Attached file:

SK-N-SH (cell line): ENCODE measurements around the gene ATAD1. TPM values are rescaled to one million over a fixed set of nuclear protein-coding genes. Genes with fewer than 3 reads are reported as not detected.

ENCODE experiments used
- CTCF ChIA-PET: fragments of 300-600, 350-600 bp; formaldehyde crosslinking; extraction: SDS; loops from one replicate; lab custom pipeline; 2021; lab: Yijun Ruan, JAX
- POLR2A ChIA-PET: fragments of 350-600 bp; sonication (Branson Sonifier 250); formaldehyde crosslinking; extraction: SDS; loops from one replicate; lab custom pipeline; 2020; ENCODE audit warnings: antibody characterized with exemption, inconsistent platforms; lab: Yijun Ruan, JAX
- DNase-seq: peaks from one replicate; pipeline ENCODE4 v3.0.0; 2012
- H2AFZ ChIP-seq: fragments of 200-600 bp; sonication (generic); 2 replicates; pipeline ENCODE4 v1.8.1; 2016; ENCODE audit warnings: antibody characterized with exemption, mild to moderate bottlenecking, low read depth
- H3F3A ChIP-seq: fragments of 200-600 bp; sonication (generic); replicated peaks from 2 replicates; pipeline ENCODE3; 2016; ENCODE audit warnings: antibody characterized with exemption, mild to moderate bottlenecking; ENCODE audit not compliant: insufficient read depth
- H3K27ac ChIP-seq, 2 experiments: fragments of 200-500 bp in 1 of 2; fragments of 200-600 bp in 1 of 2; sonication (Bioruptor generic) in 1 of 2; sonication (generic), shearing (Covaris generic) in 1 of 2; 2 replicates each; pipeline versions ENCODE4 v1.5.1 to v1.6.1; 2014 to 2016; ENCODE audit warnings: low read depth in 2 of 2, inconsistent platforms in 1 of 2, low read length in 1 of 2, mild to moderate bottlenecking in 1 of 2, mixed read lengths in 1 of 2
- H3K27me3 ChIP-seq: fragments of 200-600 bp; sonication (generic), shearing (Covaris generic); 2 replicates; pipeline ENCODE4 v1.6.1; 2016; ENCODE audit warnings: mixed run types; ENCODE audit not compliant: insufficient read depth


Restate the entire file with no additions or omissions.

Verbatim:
SK-N-SH (cell line): ENCODE measurements around the gene ATAD1. TPM values are rescaled to one million over a fixed set of nuclear protein-coding genes. Genes with fewer than 3 reads are reported as not detected.

ENCODE experiments used
- CTCF ChIA-PET: fragments of 300-600, 350-600 bp; formaldehyde crosslinking; extraction: SDS; loops from one replicate; lab custom pipeline; 2021; lab: Yijun Ruan, JAX
- POLR2A ChIA-PET: fragments of 350-600 bp; sonication (Branson Sonifier 250); formaldehyde crosslinking; extraction: SDS; loops from one replicate; lab custom pipeline; 2020; ENCODE audit warnings: antibody characterized with exemption, inconsistent platforms; lab: Yijun Ruan, JAX
- DNase-seq: peaks from one replicate; pipeline ENCODE4 v3.0.0; 2012
- H2AFZ ChIP-seq: fragments of 200-600 bp; sonication (generic); 2 replicates; pipeline ENCODE4 v1.8.1; 2016; ENCODE audit warnings: antibody characterized with exemption, mild to moderate bottlenecking, low read depth
- H3F3A ChIP-seq: fragments of 200-600 bp; sonication (generic); replicated peaks from 2 replicates; pipeline ENCODE3; 2016; ENCODE audit warnings: antibody characterized with exemption, mild to moderate bottlenecking; ENCODE audit not compliant: insufficient read depth
- H3K27ac ChIP-seq, 2 experiments: fragments of 200-500 bp in 1 of 2; fragments of 200-600 bp in 1 of 2; sonication (Bioruptor generic) in 1 of 2; sonication (generic), shearing (Covaris generic) in 1 of 2; 2 replicates each; pipeline versions ENCODE4 v1.5.1 to v1.6.1; 2014 to 2016; ENCODE audit warnings: low read depth in 2 of 2, inconsistent platforms in 1 of 2, low read length in 1 of 2, mild to moderate bottlenecking in 1 of 2, mixed read lengths in 1 of 2
- H3K27me3 ChIP-seq: fragments of 200-600 bp; sonication (generic), shearing (Covaris generic); 2 replicates; pipeline ENCODE4 v1.6.1; 2016; ENCODE audit warnings: mixed run types; ENCODE audit not compliant: insufficient read depth